The wild life of The Lost Words continues to amaze us daily. Grassroots campaigns have so far raised money to place copies of the book in every primary and special school in all of Scotland, half of England and a quarter of Wales. The book is used by charities and carers working with dementia sufferers, with refugees, with survivors of domestic abuse, with childhood cancer patients, and with people in terminal care. It has been adapted for dance, outdoor theatre, avant-garde classical music, and thousands of school projects. A copy is now in every hospice in the country, and the new Royal National Orthopaedic Hospital at Stanmore has four levels decorated floor to ceiling with Jackie’s art – the book become a building. The Lost Words has also been spray-painted by graffiti artists all over a substation in woods near Cardiff; book-as-building in a rather different way.
To return to David Farrier’s argument, we should remember that “life is in the gift of death.” For all the transformative work engendered by spells, there remain gaps and losses that words cannot transform. One word for that present condition of absences and gaps is the Anthropocene.
In Underland’s chapter titled “Dark Matter,” Macfarlane connects the epoch and the perspective:
Perhaps above all the Anthropocene compels us to think forwards in deep time, and to weigh what we will leave behind, as the landscapes we are making now will sink into strata, becoming underlands. What is the history of things to come? What will be our future fossils? As we have amplified our ability to shape the world, so we become more responsible for the long afterlives of that shaping. The Anthropocene asks of us the question memorably posed by the immunologist Jonas Salk: “Are we being good ancestors?” (77)
This is the question that ghosts Underland, most tellingly in Part Three, “Haunting (The North).” The Anthropocene haunts Part Three persistently, and Macfarlane’s journeys into the underland become increasingly urgent in confronting the ethical dimensions of being an ancestor and asking the question, “What is the history of things to come?”
Another name for this ghosting is “eeriness,” a quality that Macfarlane finds broadly distributed across British culture, in music, film, photography, poetry, fiction, and nonfiction. For Macfarlane as a reader and writer, this is more than “an excess of hokey woo-woo,” and it is certainly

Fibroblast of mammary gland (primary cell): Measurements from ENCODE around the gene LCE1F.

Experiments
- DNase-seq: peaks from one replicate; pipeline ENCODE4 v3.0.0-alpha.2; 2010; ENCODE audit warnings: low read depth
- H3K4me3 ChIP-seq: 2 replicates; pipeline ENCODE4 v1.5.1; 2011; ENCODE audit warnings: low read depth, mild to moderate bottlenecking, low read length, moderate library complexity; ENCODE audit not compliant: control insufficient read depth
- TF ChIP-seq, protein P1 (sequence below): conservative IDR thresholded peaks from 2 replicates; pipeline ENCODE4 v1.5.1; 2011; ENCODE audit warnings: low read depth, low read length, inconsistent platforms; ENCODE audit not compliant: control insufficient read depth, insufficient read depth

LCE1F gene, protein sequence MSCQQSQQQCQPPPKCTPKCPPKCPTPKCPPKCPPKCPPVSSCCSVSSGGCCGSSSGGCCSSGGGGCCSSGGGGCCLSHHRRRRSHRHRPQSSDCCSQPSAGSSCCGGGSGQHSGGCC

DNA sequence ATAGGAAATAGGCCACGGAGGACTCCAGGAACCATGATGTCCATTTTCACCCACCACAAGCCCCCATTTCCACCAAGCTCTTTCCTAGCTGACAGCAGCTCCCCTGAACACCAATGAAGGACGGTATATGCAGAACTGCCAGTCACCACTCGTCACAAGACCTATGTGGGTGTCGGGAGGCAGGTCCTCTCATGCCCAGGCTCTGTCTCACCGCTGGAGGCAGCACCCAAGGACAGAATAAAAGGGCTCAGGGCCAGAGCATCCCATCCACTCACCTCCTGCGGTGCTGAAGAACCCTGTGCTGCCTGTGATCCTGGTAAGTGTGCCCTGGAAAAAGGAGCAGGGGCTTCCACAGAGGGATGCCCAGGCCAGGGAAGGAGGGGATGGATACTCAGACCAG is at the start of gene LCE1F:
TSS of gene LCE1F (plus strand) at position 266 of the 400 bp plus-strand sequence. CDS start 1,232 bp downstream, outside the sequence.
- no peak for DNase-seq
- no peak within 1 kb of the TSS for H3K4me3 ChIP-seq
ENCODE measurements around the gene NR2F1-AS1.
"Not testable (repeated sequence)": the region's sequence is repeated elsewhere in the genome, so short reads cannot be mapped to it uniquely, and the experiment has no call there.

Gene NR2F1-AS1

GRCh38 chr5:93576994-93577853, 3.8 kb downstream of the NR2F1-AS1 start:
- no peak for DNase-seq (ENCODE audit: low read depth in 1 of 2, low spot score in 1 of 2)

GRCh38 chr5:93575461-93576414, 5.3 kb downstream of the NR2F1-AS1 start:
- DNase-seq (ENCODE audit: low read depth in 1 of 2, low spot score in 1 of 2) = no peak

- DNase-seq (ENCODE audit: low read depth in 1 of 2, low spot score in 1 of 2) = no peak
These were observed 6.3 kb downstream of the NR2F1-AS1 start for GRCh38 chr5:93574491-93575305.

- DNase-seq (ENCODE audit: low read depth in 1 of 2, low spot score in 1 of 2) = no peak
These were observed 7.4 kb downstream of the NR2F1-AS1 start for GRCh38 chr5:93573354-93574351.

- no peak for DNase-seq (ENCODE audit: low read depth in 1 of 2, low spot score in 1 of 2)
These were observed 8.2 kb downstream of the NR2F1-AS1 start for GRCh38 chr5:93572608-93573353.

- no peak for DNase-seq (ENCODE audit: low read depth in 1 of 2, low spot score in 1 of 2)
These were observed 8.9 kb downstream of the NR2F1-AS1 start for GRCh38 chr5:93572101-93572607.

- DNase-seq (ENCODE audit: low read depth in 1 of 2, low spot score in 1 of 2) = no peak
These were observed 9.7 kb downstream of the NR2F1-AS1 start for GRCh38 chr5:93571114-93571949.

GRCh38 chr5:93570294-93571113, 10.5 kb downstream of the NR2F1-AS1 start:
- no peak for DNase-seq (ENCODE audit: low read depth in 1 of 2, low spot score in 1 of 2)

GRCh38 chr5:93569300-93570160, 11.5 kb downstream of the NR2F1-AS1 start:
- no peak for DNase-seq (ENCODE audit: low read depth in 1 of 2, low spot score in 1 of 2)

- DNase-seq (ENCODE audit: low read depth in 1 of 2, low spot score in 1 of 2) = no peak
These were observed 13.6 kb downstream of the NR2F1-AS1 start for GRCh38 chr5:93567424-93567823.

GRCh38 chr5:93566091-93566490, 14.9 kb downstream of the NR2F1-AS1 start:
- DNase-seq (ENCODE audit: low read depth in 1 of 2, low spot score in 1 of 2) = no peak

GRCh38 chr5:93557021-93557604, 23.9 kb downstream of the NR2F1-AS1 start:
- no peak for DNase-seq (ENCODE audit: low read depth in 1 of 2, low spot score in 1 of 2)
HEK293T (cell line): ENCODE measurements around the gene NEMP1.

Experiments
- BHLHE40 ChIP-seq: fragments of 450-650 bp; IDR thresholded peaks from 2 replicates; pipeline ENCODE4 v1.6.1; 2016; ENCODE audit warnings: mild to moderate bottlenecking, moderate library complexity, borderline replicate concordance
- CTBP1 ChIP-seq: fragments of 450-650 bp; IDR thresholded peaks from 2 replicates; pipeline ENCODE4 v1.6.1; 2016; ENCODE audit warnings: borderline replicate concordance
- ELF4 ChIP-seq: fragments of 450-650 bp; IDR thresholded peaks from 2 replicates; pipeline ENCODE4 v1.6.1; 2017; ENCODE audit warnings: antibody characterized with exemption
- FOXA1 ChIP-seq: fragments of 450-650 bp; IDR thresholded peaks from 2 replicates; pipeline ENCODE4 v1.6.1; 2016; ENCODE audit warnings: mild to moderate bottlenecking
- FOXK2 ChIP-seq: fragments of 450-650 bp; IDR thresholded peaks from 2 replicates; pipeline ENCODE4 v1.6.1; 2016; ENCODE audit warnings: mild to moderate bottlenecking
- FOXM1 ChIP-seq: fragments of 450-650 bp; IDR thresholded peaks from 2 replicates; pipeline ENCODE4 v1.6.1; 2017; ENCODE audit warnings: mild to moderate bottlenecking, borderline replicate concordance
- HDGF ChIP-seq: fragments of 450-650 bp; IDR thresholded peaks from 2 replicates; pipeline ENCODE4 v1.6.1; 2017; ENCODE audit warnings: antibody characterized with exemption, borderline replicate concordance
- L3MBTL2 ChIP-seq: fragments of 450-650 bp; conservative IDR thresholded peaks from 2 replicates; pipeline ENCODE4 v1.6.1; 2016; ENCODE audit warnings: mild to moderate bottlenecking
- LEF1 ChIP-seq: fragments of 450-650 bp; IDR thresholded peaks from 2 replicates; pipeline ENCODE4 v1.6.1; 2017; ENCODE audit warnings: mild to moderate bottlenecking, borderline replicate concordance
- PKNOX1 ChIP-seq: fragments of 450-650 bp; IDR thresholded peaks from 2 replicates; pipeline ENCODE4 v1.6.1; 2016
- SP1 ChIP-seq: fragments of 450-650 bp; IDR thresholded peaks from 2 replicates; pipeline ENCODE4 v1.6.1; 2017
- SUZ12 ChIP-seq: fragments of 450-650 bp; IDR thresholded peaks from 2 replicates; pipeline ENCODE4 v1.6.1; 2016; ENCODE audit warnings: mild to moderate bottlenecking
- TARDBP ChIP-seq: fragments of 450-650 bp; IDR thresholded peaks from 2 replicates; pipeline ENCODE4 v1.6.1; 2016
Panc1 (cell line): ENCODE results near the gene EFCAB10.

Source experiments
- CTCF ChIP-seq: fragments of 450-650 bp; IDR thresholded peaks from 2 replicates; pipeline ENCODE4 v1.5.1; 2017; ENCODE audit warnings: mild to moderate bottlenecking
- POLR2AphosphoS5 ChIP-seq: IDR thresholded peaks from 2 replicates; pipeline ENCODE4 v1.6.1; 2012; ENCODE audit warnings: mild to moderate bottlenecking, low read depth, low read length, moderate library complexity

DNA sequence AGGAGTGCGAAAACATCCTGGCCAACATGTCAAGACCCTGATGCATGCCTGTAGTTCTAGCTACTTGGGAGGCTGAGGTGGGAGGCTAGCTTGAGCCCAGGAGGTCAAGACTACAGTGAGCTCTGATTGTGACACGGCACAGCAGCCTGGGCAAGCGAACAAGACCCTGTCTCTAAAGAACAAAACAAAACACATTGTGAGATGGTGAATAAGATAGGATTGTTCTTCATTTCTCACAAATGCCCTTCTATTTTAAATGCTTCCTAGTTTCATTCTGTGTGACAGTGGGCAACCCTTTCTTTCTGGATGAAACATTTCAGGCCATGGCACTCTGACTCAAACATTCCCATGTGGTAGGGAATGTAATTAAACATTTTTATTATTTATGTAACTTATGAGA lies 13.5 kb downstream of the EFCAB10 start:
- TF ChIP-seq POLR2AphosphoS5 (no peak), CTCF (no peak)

very far from “nature writing,” whatever that once was, and into a mutated cultural terrain that includes the weird and the punk as well as the attentive and the devotional. Among the shared landmarks of this terrain are ruins, fields, pits, fringes, relics, buried objects, hilltops, falcons, demons and deep pasts. In much of this work, suppressed forces pulse and flicker beneath the ground and within the air (capital, oil, energy, violence, state power, surveillance), waiting to erupt or to condense. (Guardian 10 April 2015)
In a very recent article on the upsurge of a new animism in contemporary writing about landscape, Macfarlane quotes the British writer and artist Richard Skelton: “Engaging with ‘the eerie’ is fundamentally an acknowledgement of life beyond our own species … about probing that complex, troubling relationship between humans and others” (Guardian 2 November 2019).
The five chapters of “Haunting (The North)” take us from a largely solitary adventure in “Red Dancers” to large communal questions posed by the Anthropocene in “The Hiding Place.” Both “Red Dancers” and “The Edge” take place along the northwest coast of Norway; both “The Blue of Time” and “Meltwater” take place on glaciers in Greenland. “The Hiding Place” refers to Onkalo, a nuclear waste storage facility on Olkiluoto Island in southwest Finland, the “darkest place” Macfarlane visits in all the underland journeys he recounts (416).
The tone of the eerie surfaces persistently through the chapters of Part Three. In “Red Dancers,” for example, a deserted fishing village and a bay strewn with human debris lead Macfarlane to a memory: “Something an archaeologist said to me in Oslo about deep time flies to my mind: Time isn’t deep, it is always already all around us. The past ghosts us, lies all about us less as layers, more as drift. Here that seems right, I think. We ghost the past, we are its eerie” (273). After this tricky memory, Macfarlane reads the trace of a “thin path” leading toward the cave of Kollhellaren. As he remarks on his first night on the coast, “'thin places’ are those sites in a landscape where the borders between worlds or epochs feel at their most fragile. Such locations were, for the peregrini or wandering devouts of AD 500 to 1000, often to be found on westerly headlands, islands, caves, coasts and other brinks. This place, now, is one of the thinnest I have ever been” (270-71). Climbing the old path, Macfarlane’s footsteps ghost those of the past. And now the reading deepens. The physical “movement within time” leads to a “summer’s night 3,000 years ago” (273). Macfarlane imagines ancient painters gathering in the high-ceilinged cavern above the sea, dipping their fingers in a cup of stone and drawing dancing figures with a red paste made of rock, earth, rainwater, and spit (274). A fingertip draws a line through time, to the anthropologist Hein Bjerck’s discovery of the cave in 1992, and then to “a late-winter’s day in the now, and a man alone on the bay near the cave” (276). Other images connect the painters, Bjerck, and Macfarlane through time and place: the churning sounds of the Maelstrom, out at sea; sea-eagles flying overhead, wingtips near the cliff; a sheer drop to the water below.
The red dancers are themselves the most properly eerie figures in the narrative. Macfarlane enters the Kollhellaren cave and at first can’t see them at all. When the dancers materialize, they are uncanny—not fully human and yet definitely human: “These figures are ghosts all dancing together, and I am a ghost too, and there is a conviviality to them—to us—to the thousands of years for which they have been dancing here together” (278). This emotional meeting across and through time is an effect of reading, transforming a solitary adventure into an experience of conviviality, the sense of joyous festival (convivium) as well as the underlying meaning of living together.